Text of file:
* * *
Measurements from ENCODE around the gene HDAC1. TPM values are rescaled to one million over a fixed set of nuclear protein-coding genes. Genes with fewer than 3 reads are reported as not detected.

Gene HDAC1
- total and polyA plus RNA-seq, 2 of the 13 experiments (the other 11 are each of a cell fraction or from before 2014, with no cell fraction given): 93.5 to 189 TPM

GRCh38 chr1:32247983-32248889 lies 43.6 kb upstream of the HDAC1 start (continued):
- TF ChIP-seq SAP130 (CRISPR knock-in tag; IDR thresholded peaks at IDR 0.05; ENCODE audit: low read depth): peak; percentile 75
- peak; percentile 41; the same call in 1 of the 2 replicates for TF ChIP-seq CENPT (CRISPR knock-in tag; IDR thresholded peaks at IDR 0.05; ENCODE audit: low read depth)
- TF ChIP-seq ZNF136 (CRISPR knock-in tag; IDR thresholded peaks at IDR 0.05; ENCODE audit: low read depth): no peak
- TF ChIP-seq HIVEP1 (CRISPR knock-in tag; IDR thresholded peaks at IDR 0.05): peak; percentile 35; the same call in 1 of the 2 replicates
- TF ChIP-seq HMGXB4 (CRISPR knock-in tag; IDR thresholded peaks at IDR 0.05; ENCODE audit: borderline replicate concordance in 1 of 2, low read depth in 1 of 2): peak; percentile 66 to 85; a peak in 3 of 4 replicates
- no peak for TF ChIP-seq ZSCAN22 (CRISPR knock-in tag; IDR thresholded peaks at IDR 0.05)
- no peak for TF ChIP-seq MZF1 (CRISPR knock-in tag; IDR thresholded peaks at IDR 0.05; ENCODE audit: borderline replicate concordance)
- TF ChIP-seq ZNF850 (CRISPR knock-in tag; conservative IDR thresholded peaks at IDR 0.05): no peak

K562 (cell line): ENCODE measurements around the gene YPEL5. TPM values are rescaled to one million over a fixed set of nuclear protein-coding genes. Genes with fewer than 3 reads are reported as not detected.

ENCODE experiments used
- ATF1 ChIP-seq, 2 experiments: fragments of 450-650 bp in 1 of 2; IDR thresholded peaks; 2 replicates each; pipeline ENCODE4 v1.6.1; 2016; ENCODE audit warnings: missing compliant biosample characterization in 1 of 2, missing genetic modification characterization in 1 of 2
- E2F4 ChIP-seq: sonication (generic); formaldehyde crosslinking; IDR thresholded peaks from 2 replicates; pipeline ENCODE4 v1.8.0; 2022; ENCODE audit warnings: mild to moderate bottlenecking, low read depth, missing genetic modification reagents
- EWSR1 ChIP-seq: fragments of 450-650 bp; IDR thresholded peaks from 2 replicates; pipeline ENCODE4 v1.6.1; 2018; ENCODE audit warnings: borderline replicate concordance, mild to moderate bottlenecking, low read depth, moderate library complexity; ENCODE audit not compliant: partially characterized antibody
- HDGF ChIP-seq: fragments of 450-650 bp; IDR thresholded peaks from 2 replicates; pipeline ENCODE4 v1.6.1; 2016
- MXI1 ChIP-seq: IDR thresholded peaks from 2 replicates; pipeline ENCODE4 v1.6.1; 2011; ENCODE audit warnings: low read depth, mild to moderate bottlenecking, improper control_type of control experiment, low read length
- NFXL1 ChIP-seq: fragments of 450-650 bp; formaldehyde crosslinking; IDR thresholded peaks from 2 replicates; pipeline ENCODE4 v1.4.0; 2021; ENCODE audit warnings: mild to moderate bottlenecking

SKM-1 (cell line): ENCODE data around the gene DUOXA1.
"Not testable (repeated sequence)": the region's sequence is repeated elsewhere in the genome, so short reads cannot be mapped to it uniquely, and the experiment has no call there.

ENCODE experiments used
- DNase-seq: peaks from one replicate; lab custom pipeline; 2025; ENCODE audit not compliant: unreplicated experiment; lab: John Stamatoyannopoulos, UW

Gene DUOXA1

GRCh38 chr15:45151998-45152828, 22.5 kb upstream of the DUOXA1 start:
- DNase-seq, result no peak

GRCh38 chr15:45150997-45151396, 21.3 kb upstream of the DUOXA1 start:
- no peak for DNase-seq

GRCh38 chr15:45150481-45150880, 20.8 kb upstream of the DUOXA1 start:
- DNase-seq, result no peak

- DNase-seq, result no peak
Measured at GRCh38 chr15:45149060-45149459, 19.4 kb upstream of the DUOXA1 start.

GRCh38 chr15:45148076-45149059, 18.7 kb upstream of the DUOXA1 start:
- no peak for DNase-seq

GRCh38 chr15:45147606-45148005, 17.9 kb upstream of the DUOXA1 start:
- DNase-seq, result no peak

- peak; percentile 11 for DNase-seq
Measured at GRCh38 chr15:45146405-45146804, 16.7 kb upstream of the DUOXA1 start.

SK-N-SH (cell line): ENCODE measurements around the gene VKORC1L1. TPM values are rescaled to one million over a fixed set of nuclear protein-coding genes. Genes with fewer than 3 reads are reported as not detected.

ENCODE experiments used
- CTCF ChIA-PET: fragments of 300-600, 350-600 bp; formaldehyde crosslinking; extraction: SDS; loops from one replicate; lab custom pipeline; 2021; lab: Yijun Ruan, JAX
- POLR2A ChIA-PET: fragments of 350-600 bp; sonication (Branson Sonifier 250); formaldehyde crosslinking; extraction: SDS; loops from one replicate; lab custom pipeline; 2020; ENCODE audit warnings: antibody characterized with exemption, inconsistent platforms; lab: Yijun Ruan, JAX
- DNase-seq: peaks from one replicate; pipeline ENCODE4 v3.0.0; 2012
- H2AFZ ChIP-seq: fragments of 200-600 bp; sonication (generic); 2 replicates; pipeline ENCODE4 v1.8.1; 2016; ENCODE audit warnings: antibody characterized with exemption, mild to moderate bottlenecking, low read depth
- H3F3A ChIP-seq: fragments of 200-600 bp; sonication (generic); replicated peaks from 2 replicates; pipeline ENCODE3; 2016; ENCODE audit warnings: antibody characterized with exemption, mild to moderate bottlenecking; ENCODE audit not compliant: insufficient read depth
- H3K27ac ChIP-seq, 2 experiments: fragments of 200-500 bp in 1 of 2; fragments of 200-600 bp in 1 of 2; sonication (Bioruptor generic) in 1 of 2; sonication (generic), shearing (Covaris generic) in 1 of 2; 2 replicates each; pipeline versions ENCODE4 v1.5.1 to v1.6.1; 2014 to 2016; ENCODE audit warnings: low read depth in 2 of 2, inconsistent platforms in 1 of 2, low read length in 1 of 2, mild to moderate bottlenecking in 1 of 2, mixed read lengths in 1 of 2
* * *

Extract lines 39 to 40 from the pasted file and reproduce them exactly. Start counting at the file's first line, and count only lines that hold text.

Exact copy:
Measured at GRCh38 chr15:45146405-45146804, 16.7 kb upstream of the DUOXA1 start.

SK-N-SH (cell line): ENCODE measurements around the gene VKORC1L1. TPM values are rescaled to one million over a fixed set of nuclear protein-coding genes. Genes with fewer than 3 reads are reported as not detected.